The Jefferson Area Community Survey is a regional omnibus survey carried out twice a year, reaching adults across the region via landline and cellular phones. The survey is supported financially by government agencies, nonprofits and University researchers who place questions on the survey.
Questions about the bypass issue are unsponsored questions that were included in the survey by the Center for Survey Research for their public interest value. With 904 interviews completed between Nov. 21 and Jan. 10, the survey has a margin of sampling error of plus or minus 4 percentage points.
Every other year Albemarle County surveys the citizens to determine their opinions regarding county services etc. While The Free Enterprise Forum has raised concerns about the survey, we continue to believe the exercise has value. The University of Virginia’s Weldon Cooper Center for Survey Research has released some preliminary numbers from this year’s survey, the full results will not be released until December.
Some members of the Albemarle Board of Supervisors are already working to “spin” the results of the survey. In a recent BOS meeting, the survey results that said citizens were interested in preserving the rural areas as a high priority were used as the justification for increase level of land use planning.
Later, in the same meeting, as the historic preservation committee presented its findings supporting the creation of an HP ordinance, when the results of the survey were mentioned (citizens were fairly happy with the current state of historical protection) one Supervisor seemed to infer the survey respondents were ill informed.
The Albemarle County Board of Supervisors is attempting to have it both ways. If the survey data supports their position it is considered a public mandate for action. If the survey does not conveniently fit their philosophical position, they see it as an opportunity to educate the public on the issue. The latter is both condescending and inaccurate. Such philosophical arrogance presupposes anyone who is educated on a specific topic would agree. If you do not agree with me, you must be ignorant.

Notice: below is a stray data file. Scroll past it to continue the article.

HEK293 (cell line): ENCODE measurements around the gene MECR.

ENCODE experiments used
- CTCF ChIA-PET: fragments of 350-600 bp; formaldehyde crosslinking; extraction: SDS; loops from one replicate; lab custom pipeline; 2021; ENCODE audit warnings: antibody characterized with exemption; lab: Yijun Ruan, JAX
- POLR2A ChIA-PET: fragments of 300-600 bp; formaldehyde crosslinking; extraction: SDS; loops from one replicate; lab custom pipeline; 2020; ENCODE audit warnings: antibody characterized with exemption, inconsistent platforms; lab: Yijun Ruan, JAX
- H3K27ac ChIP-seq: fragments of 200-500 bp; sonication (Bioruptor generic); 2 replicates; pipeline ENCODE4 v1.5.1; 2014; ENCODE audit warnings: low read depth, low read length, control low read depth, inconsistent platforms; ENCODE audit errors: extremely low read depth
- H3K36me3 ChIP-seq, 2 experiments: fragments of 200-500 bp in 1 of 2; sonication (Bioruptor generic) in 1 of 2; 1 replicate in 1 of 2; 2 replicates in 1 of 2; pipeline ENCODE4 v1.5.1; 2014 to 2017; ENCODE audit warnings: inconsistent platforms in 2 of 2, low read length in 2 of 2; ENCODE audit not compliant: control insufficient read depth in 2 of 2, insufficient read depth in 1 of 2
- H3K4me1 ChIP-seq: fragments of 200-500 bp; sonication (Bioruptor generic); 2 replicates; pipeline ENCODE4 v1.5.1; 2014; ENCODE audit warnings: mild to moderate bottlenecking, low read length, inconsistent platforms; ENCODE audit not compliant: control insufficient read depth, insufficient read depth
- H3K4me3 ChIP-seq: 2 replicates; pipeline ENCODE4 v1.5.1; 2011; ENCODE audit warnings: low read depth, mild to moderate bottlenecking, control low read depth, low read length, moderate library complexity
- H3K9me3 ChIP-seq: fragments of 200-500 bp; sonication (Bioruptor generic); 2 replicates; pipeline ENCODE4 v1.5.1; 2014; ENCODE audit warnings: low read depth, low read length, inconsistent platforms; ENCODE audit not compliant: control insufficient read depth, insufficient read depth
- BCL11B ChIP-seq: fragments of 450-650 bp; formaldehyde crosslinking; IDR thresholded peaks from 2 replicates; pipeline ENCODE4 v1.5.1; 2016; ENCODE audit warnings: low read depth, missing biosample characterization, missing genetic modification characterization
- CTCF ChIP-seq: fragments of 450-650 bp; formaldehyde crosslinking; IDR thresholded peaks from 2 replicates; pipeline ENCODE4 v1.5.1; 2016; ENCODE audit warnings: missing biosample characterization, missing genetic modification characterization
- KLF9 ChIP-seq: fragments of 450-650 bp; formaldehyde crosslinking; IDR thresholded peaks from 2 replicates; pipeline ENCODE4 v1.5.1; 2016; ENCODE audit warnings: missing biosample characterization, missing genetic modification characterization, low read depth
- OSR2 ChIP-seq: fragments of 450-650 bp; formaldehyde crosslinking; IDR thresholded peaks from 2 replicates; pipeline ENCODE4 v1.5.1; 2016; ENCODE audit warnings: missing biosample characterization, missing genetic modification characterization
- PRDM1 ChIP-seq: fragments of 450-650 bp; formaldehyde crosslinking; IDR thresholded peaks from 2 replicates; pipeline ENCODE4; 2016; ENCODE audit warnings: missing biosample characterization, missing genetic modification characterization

The Free Enterprise Forum spends significant resources covering meetings and working with members of the communities we serve. On important issues I find the citizens in this region to be some of the best informed in the state. The high level of competency of our citizens should not be questioned.
To dismiss citizen opinions as uneducated or ill informed because they disagree with your political view is regrettable and, ultimately, politically short sighted.
Starting next week, randomly selected Albemarle County residents will be called and asked to participate in an 18 minute telephone survey regarding their satisfaction with county services and policies. If you live in Albemarle County and receive such a call, The Free Enterprise Forum encourages you to make the time to answer the survey.
Albemarle County conducts this exercise every two years. Since the beginning of the survey in 2002, it has been conducted by the University of Virginia’s Weldon Cooper Center’s Center for Survey Research. The most recent (2006) survey results may be found here.
Quoted in Albemarle County’s Media Release, County Executive Robert W. Tucker Jr. said:
The Survey is an important tool for gauging public priorities and issues of concern, and the results are very helpful as we make critical policy and resource decisions.
If this is the true goal of the survey, why are dollars not attached to the questions? In 2006, when asked about 22 county functions almost all were rated as important or somewhat important.
One must question the survey design if respondents have the opportunity to rank everything as important doesn’t that mean nothing is more important?
The Free Enterprise Forum believes conducting such a citizen survey has value but questions the freshness and vision of the personnel involved in the question making process. While many of the questions are repeated for consistency year after year, when was the last time an outsider reviewed the process? In the accounting business after several years of audits, it is generally accepted accounting procedures to change firms, regardless of the level of satisfaction with the vendor.
At the conclusion of this cycle, it’s time for Albemarle County to make a call — to a new survey vendor. This vendor should be engaged early to review the previously compiled survey data and engage with government, political and outside stakeholders to determine the direction for future satisfaction surveys.